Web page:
Terry Cramer, a Mountain View Elementary school teacher assists students as they puzzle over their first third-grade math test of the year Tuesday. Cramer has been teaching for 30 years.
Photo by Patrice Kohl
Perhaps the moment that best illustrated the success of the recently completed contract negotiations between teachers, support staff and the school district came during a work session prior to Monday’s meeting of the school board, when members of the negotiating teams from both sides sat down together at a table and smiled.
“I’m really pleased it worked out this way,” said school board president Debra Mullins during the work session. “I’m grateful our community hasn’t suffered through the events we suffered through before, and that the employees like the contract.”
Indeed, new contracts for the Kenai Peninsula Education Association and the Kenai Peninsula Education Support Association were approved by the board with motions for unanimous consent and very little discussion followed by whispers and murmurs from the gathered spectators, the gist of which were, “That’s never happened before.”
The vote stands in marked contrast to the last round of negotiating, which dragged out over more than a year and included accusations of unfair labor practices and federal mediation. While this round of negotiations did take a while, parties involved said it was worth the time and effort.
Marnie Bartolini, KPESA president, said quite a bit of time was spent discussing not the money, but the language of the contract.
“The e-mails I’ve gotten back from members have been positive,” Bartolini said. “It was the language. It’s a lot clearer to understand. If you have an article you don’t understand, it’s hard to know where you stand.”
School board members and district administrators complimented the bargaining teams for their conduct during negotiations, and commented on the positive feedback from the community regarding this round of talks.
“The reaction from folks in the community about the lack of angst is appreciated,” said superintendent Donna Peterson.
“We are a community, and I’m real proud of what we’ve done,” said school board member Marty Anderson.
While the quick approval of the new contracts brought plenty of smiles, the board did get some news of concern at Monday’s meeting. Melody Douglas, the school district’s financial officer, reported the Alaska Retirement Management Board, meeting Monday in Anchorage, significantly increased local contribution rates for 2008, to 54.03 percent for the Teachers Retirement System and 39.76 percent for the Public Employees Retirement System. By comparison, the contribution rates for 2007 are 26 percent for TRS and 21.77 percent for PERS, both 5 percent increases from 2006.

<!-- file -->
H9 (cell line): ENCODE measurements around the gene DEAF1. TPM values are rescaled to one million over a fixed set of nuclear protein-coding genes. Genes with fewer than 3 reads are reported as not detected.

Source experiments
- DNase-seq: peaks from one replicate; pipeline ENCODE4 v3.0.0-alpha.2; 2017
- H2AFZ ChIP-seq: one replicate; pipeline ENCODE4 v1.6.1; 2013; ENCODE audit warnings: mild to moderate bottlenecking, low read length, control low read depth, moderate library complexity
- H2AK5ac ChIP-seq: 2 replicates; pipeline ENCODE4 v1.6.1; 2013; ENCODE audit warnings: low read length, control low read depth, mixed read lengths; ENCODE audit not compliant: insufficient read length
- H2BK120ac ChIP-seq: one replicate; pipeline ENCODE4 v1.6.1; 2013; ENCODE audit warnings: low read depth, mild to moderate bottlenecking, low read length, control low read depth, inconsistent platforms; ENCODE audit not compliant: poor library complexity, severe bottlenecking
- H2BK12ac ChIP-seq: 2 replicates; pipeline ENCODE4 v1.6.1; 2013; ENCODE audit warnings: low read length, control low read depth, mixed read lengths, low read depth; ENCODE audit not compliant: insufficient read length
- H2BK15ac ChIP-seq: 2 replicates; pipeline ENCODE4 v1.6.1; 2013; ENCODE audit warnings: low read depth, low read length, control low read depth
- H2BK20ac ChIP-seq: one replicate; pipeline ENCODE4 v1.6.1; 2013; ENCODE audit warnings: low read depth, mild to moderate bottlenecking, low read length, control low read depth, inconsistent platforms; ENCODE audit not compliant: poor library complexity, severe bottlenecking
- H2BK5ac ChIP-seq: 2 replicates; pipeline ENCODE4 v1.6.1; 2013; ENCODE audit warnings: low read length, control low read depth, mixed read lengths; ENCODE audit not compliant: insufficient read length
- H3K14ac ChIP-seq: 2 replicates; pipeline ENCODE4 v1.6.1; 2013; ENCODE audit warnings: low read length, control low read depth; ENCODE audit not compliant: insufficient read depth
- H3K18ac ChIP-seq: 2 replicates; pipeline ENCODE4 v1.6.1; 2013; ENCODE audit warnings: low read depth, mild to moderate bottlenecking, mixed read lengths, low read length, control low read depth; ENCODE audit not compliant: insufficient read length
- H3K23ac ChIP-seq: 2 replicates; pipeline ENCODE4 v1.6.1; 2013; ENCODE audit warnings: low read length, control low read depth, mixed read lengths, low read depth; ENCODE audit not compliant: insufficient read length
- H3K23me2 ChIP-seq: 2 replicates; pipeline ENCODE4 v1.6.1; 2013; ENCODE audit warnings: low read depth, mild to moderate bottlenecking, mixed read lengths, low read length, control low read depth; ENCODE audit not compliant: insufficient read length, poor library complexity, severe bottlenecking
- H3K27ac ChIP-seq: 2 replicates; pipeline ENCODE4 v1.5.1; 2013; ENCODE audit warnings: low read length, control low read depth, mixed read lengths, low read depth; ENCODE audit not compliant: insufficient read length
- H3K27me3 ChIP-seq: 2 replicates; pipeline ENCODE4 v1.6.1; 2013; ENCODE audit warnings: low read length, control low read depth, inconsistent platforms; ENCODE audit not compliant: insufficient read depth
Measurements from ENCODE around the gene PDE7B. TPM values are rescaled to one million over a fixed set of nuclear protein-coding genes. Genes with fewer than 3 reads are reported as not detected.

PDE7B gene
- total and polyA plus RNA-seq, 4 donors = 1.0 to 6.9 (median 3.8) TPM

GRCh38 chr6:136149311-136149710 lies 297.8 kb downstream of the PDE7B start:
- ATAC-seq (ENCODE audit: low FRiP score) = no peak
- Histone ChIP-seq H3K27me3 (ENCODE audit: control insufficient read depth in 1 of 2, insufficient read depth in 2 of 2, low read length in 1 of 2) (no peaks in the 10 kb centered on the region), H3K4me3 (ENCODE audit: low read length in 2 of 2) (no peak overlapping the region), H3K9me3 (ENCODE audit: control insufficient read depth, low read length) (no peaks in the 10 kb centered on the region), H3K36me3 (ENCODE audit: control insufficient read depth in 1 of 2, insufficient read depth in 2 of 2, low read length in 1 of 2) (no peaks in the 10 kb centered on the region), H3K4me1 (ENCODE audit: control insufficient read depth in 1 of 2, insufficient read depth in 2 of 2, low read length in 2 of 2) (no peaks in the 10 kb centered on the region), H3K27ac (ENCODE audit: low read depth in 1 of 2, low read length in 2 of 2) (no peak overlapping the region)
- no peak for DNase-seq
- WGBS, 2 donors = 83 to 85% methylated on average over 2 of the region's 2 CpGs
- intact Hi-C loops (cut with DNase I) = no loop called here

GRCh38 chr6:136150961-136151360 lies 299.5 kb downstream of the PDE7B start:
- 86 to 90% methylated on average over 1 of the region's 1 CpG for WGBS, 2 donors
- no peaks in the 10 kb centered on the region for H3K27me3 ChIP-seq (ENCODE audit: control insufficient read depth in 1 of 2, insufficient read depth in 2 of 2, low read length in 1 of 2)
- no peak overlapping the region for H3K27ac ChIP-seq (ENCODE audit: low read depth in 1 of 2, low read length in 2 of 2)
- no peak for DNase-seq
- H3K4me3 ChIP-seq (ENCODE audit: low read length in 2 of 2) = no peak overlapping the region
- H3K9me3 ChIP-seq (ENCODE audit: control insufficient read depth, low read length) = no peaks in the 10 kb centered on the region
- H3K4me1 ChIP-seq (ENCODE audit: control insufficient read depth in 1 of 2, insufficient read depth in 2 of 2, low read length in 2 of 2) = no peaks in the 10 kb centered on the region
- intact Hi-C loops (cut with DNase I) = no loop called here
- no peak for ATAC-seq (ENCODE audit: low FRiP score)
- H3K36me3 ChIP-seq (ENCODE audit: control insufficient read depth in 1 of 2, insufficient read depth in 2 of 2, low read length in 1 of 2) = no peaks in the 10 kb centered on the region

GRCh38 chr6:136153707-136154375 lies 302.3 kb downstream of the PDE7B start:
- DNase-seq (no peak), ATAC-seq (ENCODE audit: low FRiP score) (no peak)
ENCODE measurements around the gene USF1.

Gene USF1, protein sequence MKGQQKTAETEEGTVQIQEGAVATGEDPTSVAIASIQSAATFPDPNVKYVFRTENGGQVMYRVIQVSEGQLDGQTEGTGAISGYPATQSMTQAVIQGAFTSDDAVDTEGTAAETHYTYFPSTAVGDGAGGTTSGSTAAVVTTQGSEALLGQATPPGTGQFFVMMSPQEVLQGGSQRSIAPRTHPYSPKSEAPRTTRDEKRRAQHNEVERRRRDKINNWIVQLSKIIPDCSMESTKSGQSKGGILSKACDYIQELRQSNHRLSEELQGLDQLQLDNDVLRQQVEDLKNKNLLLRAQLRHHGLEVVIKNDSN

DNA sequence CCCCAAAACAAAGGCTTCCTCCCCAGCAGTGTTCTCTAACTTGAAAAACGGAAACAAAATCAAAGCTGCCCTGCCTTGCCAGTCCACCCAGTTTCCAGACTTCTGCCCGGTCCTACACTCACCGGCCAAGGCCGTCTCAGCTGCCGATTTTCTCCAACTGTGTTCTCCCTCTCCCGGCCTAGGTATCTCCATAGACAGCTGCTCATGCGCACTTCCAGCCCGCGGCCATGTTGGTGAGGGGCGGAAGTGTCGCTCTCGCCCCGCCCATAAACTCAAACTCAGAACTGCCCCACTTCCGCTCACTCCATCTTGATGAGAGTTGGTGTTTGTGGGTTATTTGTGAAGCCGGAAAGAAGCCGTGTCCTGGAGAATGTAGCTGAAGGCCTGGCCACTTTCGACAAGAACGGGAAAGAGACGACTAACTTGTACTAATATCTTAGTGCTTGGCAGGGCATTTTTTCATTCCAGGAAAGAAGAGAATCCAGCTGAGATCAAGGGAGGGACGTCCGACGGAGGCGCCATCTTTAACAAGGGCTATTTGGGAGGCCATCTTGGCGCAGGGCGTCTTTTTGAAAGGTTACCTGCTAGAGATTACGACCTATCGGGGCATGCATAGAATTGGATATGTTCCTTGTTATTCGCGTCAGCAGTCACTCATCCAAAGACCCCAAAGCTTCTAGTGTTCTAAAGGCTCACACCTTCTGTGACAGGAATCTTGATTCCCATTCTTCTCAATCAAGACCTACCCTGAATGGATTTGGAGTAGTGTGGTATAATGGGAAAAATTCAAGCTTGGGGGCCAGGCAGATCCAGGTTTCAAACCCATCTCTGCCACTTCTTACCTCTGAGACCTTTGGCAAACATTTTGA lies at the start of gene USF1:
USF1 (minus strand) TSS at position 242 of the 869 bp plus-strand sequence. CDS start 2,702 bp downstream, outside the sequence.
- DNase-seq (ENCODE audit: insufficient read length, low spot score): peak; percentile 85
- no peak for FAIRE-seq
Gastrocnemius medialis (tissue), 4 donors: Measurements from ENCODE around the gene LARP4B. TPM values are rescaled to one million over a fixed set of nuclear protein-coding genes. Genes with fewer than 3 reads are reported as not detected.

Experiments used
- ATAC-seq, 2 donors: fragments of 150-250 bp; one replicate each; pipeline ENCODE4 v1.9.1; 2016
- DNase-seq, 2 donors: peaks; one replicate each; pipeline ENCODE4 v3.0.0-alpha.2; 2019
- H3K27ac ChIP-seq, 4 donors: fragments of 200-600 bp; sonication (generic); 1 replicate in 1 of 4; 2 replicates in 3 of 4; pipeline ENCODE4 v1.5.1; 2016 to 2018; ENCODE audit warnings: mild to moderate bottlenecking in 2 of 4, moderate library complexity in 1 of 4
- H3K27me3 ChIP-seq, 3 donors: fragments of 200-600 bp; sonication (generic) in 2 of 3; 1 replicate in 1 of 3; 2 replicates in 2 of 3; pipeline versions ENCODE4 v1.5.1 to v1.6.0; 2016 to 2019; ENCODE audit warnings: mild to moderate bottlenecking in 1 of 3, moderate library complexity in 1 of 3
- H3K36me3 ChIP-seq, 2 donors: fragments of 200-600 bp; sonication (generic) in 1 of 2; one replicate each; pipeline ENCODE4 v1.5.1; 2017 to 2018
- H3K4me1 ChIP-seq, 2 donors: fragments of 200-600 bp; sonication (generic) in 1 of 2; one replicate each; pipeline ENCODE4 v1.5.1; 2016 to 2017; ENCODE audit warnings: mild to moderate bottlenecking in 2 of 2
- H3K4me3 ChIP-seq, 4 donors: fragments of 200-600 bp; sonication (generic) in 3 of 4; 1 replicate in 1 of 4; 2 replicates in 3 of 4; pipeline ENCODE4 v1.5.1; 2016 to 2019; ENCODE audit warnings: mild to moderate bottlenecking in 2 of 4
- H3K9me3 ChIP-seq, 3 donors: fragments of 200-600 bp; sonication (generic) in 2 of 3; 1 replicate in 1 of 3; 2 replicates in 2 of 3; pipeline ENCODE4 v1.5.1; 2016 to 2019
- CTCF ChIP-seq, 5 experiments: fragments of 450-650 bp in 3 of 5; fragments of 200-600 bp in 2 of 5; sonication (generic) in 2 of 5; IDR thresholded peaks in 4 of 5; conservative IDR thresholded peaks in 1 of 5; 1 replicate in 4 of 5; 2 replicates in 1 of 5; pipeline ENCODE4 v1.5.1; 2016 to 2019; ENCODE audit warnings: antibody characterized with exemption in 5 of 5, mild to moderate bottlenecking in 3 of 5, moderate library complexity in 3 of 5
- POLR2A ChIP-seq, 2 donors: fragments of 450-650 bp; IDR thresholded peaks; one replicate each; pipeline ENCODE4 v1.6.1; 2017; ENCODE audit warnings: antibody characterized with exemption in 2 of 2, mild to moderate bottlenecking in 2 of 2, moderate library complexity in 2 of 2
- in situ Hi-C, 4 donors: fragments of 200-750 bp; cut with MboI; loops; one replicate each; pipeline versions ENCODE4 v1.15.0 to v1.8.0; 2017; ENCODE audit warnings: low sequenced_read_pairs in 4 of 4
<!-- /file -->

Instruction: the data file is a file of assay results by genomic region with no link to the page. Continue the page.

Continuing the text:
According to a press release issued by Gov. Frank Murkowski supporting the move, the estimated cost of the increase will be $504 million statewide.
The blow was somewhat softened by Murkowski’s announcement he would recommend an additional $500 million for the state retirement system for 2008, but the news drew remarks from school board Dr. Nels Anderson at the conclusion of the meeting.
“I’m not sure the general public realizes what this means,” Anderson said. “It’s scary, not only for the half a billion that will have to be thrown into the system by the Legislature, ... but it may sound the death knell for our efforts to get equity in the area cost differential.
“I think the state (retirement management) board is right in trying to quit playing games, but I’m concerned about where it’s going to go for our funding.”
In other business Monday, the board:
· Recognized Tustumena Elementary special education teacher Colleen Sinnott for her sustained excellence and her dedication to her students;
· Approved a budget transfer of $12,500 to the Assessment Department for rental of a site for storage and processing of district, state and federally mandated tests;
· Approved changes to district policy regarding annual employee tuberculosis tests, which are no longer required by statute;
· Approved an increase in mileage reimbursement to 35 cents per mile from 30 cents; and
· Approved a change to guidelines for charter schools sharing a facility, adding a paragraph to the district policy allowing charter schools to request a change to the estimated number of students, classrooms or grades taught for a school year but requiring the request to be submitted by Oct. 1 of the preceding year.
The board also voted to approve all core resolutions of the Alaska Association of School Boards, except for a resolution opposing mandated school consolidation. Board member Debbie Brown voiced her opposition to several other resolutions because she said she felt they infringed on parents’ rights and are not “consistent with the general public’s view” of those issues. Brown urged the public to review the AASB’s core resolutions, a link to which can be found in the meeting agenda in the school board page of the district’s Web site.
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